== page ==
I am not a fan of private browsing. But sometimes this private browsing is extremely useful when you browse in a public (browsing centers, library) or your friends PC. It may be useful if you want to order a surprise gift from your home PC, this private browsing will help you to keep the surprise until you open the gift wrap.
As you browse the web, browsers like Chrome, Firefox, Safari, Internet Explorer remember lots of information for you: like sites you’ve visited, files you’ve downloaded, even some browsers offer you to save your username too. This history of your browser will help you to find the last browsed page, username, and other information and it will make your browsing experience fast and easy in next browsing.
Private Browsing allows you to browse the Internet without saving the following information. Sites and pages you’ve visited, Form and Search Bar entries, Passwords, Download List entries, Cookies (Cookies store information about websites you visit such as site preferences, login status, and data used by plugins like Adobe Flash. Cookies can also be used by third parties to track you across web sites), Cached Web Content and Offline Web Content and User Data (No temporary Internet files or files that websites save for offline use will be saved). Now let us see how to private browse in your favorite browsers.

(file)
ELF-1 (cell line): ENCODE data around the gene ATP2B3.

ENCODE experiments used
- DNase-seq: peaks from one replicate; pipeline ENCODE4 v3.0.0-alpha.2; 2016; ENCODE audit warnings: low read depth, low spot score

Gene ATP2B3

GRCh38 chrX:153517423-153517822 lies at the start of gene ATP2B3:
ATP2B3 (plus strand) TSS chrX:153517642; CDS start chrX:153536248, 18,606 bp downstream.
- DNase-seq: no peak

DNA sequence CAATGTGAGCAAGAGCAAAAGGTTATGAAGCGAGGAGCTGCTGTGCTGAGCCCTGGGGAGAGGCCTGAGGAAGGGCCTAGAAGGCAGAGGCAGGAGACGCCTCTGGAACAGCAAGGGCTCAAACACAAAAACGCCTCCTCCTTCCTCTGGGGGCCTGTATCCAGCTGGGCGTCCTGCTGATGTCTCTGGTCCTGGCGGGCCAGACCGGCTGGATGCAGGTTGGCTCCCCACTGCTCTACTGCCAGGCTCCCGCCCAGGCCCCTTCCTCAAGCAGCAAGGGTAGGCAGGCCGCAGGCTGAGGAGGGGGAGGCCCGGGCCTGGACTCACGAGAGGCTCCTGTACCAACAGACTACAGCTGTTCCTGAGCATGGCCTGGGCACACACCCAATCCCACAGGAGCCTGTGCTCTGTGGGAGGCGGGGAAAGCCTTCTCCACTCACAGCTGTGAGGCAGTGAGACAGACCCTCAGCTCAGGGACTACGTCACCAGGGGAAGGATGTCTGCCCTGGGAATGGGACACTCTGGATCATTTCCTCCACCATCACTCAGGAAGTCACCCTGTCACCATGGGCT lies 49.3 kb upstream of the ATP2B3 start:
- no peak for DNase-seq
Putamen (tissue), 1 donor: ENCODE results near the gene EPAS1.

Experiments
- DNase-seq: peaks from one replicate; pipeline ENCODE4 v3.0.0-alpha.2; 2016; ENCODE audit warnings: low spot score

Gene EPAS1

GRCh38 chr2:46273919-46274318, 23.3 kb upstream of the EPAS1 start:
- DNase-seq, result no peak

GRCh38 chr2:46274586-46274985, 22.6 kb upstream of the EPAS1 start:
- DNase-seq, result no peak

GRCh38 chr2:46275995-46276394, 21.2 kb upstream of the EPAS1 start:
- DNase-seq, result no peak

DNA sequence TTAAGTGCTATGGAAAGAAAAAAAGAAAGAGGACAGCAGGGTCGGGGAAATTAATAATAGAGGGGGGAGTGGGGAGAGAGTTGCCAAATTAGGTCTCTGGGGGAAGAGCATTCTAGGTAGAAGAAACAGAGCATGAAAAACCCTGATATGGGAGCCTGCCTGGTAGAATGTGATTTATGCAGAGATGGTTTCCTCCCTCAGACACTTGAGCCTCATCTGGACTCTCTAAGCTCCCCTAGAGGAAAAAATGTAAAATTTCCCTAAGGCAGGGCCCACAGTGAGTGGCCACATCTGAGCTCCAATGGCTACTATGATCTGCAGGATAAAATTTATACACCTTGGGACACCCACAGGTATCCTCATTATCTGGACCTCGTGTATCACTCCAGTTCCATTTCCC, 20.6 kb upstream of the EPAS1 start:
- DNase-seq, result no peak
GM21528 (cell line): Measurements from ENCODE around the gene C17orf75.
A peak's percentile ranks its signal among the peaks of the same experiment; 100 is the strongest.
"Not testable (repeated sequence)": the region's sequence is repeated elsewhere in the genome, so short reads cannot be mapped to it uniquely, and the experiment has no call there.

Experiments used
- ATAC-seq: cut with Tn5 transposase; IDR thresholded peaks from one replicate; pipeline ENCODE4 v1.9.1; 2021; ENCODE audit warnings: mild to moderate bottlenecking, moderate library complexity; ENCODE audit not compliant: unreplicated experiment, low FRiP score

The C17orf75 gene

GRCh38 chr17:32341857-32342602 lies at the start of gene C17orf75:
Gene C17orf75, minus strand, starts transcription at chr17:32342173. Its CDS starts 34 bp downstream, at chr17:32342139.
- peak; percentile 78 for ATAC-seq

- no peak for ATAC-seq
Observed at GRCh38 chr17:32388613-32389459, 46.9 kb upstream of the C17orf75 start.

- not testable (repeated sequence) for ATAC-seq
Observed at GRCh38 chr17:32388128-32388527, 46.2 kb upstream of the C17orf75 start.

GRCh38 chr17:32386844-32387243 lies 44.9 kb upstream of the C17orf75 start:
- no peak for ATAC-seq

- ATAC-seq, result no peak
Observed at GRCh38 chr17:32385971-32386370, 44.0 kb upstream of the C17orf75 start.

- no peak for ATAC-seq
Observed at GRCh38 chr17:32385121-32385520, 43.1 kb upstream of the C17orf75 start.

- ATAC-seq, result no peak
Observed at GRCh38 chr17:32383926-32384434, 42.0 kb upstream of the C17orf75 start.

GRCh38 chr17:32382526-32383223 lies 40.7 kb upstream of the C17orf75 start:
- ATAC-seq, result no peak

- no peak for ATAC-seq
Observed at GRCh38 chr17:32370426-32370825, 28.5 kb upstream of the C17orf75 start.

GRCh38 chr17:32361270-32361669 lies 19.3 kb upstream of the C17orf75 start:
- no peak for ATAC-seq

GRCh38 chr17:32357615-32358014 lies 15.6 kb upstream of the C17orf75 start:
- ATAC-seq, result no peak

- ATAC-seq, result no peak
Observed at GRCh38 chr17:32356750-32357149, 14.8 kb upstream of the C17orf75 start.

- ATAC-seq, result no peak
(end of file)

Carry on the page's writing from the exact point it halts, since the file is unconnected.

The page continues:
You can not expect a bullet proof protection with private browsing. There are some exceptions in your privacy protections. These private browsing methods are not protected from the websites that collect or share information about you, Internet service providers or employers that track the pages you visit, Malicious software that tracks your keystrokes in exchange for free smileys, Surveillance by secret agents, People standing behind you….